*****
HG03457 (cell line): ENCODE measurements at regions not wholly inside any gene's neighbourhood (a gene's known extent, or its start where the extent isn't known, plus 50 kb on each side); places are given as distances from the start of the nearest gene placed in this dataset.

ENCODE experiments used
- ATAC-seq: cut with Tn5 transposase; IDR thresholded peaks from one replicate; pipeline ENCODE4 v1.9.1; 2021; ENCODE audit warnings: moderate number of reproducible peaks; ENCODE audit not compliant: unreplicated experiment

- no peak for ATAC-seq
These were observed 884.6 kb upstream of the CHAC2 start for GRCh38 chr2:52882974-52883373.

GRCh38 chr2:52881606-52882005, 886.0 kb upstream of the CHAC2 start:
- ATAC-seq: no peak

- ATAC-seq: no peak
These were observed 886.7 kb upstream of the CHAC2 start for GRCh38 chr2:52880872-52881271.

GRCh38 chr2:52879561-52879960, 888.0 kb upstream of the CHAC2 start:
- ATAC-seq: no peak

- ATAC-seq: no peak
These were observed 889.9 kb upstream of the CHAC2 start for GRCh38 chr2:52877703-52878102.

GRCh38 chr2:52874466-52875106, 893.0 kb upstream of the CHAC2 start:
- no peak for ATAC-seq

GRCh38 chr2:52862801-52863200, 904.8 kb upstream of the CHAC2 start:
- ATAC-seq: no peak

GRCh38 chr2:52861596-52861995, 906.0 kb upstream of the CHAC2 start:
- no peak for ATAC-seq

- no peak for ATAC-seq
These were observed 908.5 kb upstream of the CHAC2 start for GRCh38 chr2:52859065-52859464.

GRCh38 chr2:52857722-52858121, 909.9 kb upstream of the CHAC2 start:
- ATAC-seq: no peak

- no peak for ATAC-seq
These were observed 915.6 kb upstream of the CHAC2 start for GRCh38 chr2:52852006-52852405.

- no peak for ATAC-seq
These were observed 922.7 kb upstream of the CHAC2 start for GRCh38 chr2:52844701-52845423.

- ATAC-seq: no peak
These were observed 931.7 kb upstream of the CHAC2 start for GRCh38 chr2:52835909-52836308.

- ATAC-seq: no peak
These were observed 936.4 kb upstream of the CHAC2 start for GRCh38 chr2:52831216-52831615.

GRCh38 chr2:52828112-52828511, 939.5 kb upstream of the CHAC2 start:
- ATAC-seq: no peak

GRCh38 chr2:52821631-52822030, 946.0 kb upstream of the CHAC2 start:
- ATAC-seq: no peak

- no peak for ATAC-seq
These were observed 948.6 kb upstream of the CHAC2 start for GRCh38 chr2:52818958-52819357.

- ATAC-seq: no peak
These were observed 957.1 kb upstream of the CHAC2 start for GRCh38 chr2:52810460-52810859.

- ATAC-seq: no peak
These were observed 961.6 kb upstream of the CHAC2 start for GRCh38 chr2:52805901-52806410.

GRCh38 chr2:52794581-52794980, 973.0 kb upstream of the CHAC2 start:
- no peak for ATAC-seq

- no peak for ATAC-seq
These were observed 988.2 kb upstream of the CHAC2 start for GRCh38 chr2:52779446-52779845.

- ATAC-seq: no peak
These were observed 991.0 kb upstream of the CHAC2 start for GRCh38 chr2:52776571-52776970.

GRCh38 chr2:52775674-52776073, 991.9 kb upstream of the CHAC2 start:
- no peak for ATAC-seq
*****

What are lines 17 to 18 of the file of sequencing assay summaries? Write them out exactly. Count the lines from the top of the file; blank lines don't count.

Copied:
- ATAC-seq: no peak

GRCh38 chr2:52861596-52861995, 906.0 kb upstream of the CHAC2 start: